Mayor Lee and SFMTA Unveil New Hybrid Muni Buses to Improve Transit Service
City Commits to Keeping Vehicles Clean as Part of the Giant Sweep Anti-Litter Campaign
Mayor Edwin M. Lee and the San Francisco Municipal Transportation Agency (SFMTA), which oversees transportation in the city, including the Municipal Railway (Muni), today announced that for the first time since 2007 the Agency will begin deploying new Muni buses this week. As part of the Agency’s plan to replace the entire bus fleet over the next five years, this procurement of 62 low-floor biodiesel-electric hybrid buses from New Flyer Industries will improve transit service, improve the overall customer experience, and bring clean, brand-new vehicles that use state-of-the-art hybrid and biofuel technologies to make one of the cleanest fleets in the nation even cleaner.
“Investing in infrastructure and operations will help improve and sustain our transit service for the long term,” said Mayor Ed Lee. “These new hybrid Muni buses demonstrate our commitment to a green and clean future for our City's transit system and will help improve transit times and rider experience. In order to keep these buses looking new, we must also embrace the efforts of the Giant Sweep campaign that rejects the idea that it is okay to litter.”
“These buses will allow for an improved Muni system,” said Tom Nolan, Chairman of the Board of Directors. “Not only will they make for better service, but they will continue the work we are doing to be one of the cleanest fleets in the country.”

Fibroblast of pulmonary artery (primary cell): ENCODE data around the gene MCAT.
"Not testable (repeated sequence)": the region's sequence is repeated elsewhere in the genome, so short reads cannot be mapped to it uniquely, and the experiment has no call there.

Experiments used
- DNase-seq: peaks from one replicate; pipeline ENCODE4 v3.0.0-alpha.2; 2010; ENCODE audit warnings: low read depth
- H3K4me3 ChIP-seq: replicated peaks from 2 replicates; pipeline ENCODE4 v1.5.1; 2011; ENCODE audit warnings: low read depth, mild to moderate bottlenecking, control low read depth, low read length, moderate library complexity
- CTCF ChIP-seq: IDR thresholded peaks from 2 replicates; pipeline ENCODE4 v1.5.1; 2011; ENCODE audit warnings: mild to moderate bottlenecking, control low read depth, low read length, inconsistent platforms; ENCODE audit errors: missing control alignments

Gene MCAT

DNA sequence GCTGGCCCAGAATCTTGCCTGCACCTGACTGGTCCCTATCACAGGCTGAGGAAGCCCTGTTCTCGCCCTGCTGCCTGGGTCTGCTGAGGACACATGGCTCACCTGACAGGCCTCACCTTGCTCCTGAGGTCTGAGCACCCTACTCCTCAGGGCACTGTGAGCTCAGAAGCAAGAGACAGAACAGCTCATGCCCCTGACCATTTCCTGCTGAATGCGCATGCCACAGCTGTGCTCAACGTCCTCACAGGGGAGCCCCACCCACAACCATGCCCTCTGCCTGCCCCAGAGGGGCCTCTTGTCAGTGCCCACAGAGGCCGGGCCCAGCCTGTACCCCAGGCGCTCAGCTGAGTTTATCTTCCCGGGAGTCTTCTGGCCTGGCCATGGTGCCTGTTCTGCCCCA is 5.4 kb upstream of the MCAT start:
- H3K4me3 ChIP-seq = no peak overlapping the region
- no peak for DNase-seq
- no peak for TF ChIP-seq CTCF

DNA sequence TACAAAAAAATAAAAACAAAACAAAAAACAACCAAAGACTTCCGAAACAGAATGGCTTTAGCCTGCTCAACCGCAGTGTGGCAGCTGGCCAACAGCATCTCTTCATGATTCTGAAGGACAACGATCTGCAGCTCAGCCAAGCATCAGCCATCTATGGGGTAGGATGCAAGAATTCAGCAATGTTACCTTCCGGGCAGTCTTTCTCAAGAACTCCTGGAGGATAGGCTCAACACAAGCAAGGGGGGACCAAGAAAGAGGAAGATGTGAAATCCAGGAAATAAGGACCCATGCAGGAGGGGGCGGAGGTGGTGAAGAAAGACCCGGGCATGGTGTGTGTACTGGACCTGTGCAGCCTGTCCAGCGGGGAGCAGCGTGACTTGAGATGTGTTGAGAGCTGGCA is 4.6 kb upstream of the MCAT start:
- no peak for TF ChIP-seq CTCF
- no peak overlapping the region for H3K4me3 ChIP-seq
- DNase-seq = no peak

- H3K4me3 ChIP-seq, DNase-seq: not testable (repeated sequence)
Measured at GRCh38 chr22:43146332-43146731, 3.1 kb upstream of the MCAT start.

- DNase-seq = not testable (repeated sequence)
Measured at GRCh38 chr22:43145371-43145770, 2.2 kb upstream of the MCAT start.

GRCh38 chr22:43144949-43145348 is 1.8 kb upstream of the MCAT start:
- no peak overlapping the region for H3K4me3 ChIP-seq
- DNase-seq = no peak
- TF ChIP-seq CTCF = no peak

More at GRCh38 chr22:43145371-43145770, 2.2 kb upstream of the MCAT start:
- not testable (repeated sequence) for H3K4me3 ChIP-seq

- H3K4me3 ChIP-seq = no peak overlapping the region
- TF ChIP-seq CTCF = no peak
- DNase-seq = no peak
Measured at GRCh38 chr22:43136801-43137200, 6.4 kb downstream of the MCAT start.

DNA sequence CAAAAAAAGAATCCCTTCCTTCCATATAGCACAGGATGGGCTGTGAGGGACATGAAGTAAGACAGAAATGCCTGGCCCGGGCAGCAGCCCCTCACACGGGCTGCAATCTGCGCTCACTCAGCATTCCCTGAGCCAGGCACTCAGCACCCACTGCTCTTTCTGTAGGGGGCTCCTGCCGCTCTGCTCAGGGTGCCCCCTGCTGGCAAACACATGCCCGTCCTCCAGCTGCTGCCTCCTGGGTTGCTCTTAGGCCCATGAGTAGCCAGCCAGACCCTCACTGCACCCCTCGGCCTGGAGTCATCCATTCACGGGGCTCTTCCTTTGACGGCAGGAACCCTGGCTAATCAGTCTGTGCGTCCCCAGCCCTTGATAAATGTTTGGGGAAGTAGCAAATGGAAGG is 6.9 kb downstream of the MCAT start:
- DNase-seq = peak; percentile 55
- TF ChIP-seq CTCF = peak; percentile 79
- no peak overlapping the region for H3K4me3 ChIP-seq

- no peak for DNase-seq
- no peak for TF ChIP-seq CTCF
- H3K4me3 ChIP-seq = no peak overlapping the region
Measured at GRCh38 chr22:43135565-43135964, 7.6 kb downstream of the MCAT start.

Upgrades to Customer Service
“Mechanical vehicle issues are a significant cause of system delays on Muni,” said Ed Reiskin, SFMTA Director of Transportation. “These new buses serve as another investment in Muni’s future and the future of transportation in our City. Improving existing service will not only enhance our current customers’ experience, but it helps further our commitment to San Francisco’s Transit First policy by attracting new riders.”
In addition to standard safety and customer service features, such as the digital voice announcements, the new Muni hybrid buses greet customers with a 15-inch low-floor design that makes boarding easier for everyone. They also have graffiti-resistant seating material, the new Muni contact-less rear door system (just like the Orion hybrids and the rehabbed Neoplan biodiesel buses), more hanger straps for standing customers, and a new feature: all-door boarding exterior buttons that allow customers to open the back doors to board.